How a food truck scene evolves. First, trucks move around from place to place, in many cases because that’s what city law requires.
Then they find a parking lot or vacant lot in which to stay parked all the time. If the landlord has more room to add in a few neighbors, then you get a “pod” or “cluster.” Such collections of multiple food vendors are all over Austin, while the Boardwalk on Bulverde is the heart of San Antonio’s scene.
Now it’s the Metroplex’s turn. The Fort Worth Food Park, the first food court of its kind in DFW, will open on December 2, four months after receiving a city variance, which will permit the trucks to stay immobile and allow the lot to provide power, water and disposal services to the eateries.
“You can see that the food truck culture in Austin, Portland, Los Angeles and similar cities is really starting to move towards a food-court-setting with a number of trucks working together,” said park owner Chris Kruger when he announced the new business. “So I wanted to bring that trend to Fort Worth.”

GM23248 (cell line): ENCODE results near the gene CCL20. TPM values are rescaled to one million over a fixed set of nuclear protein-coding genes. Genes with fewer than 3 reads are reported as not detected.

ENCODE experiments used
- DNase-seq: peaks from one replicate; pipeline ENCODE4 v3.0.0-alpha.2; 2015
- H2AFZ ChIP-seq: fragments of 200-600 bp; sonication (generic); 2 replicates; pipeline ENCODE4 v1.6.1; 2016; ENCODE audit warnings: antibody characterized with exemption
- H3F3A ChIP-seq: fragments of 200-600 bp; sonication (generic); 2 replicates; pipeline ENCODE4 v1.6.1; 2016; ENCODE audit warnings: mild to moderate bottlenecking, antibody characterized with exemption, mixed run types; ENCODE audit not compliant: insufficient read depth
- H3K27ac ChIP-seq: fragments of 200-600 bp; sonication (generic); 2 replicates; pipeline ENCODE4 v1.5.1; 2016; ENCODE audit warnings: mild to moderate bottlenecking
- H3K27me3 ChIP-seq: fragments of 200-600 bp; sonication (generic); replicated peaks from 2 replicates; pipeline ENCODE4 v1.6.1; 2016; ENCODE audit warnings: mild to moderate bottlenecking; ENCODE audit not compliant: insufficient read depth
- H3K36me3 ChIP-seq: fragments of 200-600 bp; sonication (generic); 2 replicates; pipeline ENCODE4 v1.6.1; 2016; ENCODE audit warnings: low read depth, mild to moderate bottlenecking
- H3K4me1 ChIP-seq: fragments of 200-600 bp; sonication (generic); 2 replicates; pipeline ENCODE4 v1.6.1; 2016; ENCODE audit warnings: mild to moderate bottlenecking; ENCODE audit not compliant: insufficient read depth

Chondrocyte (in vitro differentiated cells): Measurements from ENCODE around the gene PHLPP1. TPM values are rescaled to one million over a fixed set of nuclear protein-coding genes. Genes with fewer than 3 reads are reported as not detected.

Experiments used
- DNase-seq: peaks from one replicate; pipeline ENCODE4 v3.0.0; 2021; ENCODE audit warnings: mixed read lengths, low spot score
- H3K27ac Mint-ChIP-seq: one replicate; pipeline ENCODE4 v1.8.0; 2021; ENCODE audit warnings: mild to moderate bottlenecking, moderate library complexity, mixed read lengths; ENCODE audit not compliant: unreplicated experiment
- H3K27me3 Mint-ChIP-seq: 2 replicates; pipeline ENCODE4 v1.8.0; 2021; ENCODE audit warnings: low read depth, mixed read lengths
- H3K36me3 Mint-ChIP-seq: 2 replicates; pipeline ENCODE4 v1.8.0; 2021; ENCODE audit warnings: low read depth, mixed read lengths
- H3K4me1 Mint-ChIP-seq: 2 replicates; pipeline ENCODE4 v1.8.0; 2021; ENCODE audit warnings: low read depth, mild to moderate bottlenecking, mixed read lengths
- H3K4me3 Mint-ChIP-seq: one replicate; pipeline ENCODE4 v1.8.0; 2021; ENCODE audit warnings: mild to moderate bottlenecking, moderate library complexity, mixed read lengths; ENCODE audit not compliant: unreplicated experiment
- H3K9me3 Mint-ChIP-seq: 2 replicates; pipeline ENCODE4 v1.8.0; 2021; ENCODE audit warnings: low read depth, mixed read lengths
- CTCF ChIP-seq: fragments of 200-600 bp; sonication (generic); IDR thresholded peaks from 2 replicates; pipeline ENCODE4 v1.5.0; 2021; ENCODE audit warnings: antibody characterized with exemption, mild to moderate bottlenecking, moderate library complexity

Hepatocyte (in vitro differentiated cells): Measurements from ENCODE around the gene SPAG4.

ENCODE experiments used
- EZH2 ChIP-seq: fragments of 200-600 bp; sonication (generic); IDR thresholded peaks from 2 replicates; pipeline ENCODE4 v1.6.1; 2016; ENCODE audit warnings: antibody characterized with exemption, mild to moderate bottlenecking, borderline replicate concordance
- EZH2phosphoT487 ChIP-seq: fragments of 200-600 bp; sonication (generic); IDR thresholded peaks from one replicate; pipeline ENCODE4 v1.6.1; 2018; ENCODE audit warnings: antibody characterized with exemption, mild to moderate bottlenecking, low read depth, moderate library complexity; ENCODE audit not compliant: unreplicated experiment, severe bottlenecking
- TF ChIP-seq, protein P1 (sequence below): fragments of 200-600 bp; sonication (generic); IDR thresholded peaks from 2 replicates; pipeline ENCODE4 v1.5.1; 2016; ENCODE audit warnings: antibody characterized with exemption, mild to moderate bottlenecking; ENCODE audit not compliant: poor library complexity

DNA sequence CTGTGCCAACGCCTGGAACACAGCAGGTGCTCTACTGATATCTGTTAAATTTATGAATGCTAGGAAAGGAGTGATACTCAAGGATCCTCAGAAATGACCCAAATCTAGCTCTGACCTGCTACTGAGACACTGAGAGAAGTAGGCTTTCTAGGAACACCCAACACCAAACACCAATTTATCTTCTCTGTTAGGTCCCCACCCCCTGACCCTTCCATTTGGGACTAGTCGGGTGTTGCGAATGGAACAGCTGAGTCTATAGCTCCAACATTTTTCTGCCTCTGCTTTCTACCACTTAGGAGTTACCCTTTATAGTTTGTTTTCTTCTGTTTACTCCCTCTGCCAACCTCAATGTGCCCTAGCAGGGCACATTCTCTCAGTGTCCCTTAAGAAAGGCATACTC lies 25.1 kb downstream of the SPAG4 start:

Kruger, who owns the land at 2509 Weisenberger St. near the West Seventh Street–Montgomery Ward entertainment district, has made room for six trucks. DFW.com’s Robert Philpot* reported that the Good Karma Kitchen truck will be a fixture, while others will rotate in and out.
Other trailers that will be there opening night include YES! Taco, Nammi Truck, Lee’s Grilled Cheeses, Red Jett Sweets, and Jake’s Hamburgers. All the trucks involved can continue to be mobile when the park’s not open—at first it will only be open Thursdays though Sundays.
Food truck enthusiasts welcome this new development. The Facebook account for Austin and Fort Worth chef Louis Lambert’s recent cookbook, Big Ranch, Big City, commented on the park’s own Facebook page, “It’s great to see the trend take hold in Fort Worth,” read the wall post.
However, Lambert himself recently told our own Layne Lynch, “I hate to even acknowledge food trucks. I think food trucks will run their course. The market is getting overcrowded, and I don’t think it can sustain itself.” (He was presumably talking about Austin.)
Also sounding a less cheerful note was Fort Worth Star-Telegram’s Eats Beat columnist Bud Kennedy, who said “I’m still a skeptic” in a tweet about the park. “This park has a bad location,” Kennedy clarified to me in another tweet. “But I generally favor businesses that lease spaces and stay in a community, not those on wheels.”
More from WFAA, which filed this report, centered around cupcake maker Red Jett Sweets.
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